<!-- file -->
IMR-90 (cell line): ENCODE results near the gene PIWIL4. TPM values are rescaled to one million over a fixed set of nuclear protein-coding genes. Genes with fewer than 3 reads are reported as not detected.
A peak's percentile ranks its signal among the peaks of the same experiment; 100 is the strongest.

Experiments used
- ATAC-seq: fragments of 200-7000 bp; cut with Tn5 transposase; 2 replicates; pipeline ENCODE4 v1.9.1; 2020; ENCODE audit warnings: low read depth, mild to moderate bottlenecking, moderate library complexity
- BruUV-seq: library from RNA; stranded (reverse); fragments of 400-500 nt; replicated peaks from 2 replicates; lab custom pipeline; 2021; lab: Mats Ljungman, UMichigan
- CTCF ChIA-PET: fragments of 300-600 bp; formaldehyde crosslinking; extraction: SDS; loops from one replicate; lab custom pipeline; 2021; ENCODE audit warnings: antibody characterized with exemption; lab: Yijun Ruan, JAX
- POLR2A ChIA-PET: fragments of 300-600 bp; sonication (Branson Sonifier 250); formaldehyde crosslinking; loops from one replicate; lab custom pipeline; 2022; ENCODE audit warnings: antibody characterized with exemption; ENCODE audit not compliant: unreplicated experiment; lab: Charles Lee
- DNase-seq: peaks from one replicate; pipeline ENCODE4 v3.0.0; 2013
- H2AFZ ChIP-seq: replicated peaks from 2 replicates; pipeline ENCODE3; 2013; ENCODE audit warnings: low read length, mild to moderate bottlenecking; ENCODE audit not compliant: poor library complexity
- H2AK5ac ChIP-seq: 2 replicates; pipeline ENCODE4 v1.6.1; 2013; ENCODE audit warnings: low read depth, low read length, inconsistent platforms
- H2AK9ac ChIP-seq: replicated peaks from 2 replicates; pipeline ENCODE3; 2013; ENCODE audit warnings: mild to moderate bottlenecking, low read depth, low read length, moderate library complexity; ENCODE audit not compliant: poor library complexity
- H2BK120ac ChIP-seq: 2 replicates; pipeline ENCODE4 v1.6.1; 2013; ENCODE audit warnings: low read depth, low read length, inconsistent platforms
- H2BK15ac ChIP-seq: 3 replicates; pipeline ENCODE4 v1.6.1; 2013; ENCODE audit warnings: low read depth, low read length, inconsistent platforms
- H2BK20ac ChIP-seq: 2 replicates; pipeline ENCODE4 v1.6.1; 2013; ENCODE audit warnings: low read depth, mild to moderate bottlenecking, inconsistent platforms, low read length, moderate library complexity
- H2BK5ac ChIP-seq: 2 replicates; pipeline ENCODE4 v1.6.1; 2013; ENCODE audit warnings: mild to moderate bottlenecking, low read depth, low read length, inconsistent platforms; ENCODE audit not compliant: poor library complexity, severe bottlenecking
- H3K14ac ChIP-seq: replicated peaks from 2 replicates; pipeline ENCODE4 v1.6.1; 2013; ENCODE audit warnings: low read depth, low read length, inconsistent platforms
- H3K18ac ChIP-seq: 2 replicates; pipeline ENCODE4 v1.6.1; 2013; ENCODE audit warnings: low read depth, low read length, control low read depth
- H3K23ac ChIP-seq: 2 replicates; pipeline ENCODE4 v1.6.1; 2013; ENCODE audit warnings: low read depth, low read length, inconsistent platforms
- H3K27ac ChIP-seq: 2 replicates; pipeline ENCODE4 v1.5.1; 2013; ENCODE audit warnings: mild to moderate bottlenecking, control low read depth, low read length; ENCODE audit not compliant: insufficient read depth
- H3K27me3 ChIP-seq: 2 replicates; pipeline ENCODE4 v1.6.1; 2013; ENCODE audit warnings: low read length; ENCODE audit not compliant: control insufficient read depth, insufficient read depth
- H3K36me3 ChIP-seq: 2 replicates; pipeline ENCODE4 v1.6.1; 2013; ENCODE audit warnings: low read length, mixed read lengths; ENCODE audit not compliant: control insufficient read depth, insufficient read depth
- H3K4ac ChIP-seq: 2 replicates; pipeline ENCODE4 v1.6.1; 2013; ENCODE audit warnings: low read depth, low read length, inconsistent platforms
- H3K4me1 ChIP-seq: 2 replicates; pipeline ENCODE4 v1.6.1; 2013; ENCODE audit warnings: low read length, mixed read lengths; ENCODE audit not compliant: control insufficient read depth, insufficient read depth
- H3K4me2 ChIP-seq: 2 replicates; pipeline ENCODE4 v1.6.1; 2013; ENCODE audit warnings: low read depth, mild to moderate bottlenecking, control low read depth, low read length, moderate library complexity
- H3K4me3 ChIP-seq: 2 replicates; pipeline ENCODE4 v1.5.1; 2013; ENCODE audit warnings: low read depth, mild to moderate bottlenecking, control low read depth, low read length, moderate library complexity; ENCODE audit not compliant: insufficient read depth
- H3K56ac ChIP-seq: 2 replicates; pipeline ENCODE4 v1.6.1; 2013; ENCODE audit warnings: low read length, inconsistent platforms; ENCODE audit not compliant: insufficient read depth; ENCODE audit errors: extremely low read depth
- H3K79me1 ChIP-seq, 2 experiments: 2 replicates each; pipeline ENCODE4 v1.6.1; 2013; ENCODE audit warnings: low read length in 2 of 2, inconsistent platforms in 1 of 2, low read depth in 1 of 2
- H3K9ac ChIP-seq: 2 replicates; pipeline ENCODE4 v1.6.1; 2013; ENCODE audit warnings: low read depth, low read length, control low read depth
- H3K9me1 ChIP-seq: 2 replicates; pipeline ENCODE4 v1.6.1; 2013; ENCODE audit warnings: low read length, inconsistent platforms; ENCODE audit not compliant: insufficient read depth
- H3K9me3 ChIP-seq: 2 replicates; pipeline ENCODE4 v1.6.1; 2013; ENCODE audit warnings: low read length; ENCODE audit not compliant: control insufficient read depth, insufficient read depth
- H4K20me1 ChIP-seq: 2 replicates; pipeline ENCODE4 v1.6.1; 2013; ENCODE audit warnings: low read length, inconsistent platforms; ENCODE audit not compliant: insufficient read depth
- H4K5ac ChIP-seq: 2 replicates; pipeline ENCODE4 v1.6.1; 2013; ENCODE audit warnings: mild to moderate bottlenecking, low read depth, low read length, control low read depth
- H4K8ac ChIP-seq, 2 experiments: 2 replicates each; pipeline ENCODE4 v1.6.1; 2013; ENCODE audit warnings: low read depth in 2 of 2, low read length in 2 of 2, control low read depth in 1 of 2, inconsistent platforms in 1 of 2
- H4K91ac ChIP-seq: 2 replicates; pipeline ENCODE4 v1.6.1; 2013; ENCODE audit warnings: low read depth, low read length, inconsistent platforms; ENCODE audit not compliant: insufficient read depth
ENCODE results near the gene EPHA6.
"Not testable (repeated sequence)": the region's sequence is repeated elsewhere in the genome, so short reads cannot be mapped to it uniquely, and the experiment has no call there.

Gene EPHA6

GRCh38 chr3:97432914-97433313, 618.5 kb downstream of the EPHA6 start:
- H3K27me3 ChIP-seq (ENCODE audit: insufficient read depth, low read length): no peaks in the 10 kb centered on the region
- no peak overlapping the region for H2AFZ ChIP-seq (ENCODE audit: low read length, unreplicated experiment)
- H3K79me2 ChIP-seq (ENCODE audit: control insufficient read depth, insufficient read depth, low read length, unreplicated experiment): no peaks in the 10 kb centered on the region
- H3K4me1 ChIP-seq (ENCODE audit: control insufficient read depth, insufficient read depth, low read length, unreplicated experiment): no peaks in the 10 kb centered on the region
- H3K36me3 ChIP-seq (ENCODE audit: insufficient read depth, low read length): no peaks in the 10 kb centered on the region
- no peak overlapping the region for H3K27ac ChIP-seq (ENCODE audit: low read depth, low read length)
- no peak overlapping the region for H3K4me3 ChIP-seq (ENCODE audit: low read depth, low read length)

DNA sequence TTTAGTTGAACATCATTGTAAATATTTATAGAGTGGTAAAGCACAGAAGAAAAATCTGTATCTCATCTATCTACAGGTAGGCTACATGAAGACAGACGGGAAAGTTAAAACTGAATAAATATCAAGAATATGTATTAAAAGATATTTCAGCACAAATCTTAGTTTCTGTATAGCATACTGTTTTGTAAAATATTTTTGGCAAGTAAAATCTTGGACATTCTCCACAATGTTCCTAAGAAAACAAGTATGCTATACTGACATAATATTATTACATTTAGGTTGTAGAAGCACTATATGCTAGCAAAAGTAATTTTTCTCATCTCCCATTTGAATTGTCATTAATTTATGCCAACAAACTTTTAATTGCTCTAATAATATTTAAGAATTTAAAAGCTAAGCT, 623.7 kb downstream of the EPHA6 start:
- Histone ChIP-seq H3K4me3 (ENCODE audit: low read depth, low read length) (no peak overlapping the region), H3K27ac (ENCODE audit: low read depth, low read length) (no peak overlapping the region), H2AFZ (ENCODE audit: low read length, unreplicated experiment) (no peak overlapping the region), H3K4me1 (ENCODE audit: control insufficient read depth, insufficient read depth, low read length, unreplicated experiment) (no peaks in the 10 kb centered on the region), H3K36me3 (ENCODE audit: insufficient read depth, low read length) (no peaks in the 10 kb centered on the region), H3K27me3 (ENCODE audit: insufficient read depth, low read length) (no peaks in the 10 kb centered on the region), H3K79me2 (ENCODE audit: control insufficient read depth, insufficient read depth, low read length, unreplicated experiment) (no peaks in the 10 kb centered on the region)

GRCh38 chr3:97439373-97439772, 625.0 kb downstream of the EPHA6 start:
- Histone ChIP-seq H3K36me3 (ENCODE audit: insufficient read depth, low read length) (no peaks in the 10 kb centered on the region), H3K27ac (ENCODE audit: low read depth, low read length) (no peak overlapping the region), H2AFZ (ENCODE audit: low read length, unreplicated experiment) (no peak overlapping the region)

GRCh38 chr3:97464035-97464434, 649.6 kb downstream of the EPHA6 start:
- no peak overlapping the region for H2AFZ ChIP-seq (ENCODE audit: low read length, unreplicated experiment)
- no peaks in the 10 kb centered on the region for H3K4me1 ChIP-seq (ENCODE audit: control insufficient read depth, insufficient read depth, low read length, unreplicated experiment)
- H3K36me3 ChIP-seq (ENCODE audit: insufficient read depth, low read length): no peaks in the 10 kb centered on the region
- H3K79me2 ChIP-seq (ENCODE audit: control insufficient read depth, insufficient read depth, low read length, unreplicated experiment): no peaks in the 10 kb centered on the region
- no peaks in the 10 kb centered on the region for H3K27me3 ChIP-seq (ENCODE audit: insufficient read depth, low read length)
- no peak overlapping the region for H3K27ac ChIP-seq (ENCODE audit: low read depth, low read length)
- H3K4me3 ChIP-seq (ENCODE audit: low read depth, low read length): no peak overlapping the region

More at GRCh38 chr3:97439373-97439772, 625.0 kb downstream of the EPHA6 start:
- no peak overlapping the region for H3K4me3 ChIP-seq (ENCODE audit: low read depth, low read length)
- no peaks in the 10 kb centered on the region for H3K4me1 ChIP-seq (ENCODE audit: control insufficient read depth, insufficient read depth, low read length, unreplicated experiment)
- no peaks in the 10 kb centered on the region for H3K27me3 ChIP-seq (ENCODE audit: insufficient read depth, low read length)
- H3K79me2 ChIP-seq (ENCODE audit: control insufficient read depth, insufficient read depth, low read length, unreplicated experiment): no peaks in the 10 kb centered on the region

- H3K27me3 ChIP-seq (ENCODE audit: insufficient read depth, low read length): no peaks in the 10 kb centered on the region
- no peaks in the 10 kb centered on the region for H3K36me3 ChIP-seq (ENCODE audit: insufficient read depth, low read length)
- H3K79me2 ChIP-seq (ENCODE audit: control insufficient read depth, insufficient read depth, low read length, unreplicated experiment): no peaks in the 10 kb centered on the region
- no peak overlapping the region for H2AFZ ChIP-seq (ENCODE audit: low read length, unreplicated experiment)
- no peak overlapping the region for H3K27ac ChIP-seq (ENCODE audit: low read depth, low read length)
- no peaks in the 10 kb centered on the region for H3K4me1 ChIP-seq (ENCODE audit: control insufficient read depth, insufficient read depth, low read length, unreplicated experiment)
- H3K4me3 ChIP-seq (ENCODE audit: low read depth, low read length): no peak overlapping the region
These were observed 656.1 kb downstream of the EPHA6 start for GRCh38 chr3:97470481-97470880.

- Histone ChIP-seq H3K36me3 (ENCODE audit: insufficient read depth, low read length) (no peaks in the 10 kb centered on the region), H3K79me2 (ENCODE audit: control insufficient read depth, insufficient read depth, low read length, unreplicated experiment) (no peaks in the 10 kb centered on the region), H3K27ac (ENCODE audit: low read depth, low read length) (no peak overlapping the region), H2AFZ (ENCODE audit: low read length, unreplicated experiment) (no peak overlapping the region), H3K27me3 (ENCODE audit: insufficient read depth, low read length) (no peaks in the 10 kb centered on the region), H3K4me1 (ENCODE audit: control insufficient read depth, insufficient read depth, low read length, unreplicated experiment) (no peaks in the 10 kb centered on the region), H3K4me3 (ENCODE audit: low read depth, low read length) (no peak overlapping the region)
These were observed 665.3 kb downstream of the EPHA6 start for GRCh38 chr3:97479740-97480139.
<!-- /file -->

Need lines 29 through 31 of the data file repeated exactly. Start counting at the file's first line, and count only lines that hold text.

- H3K9me1 ChIP-seq: 2 replicates; pipeline ENCODE4 v1.6.1; 2013; ENCODE audit warnings: low read length, inconsistent platforms; ENCODE audit not compliant: insufficient read depth
- H3K9me3 ChIP-seq: 2 replicates; pipeline ENCODE4 v1.6.1; 2013; ENCODE audit warnings: low read length; ENCODE audit not compliant: control insufficient read depth, insufficient read depth
- H4K20me1 ChIP-seq: 2 replicates; pipeline ENCODE4 v1.6.1; 2013; ENCODE audit warnings: low read length, inconsistent platforms; ENCODE audit not compliant: insufficient read depth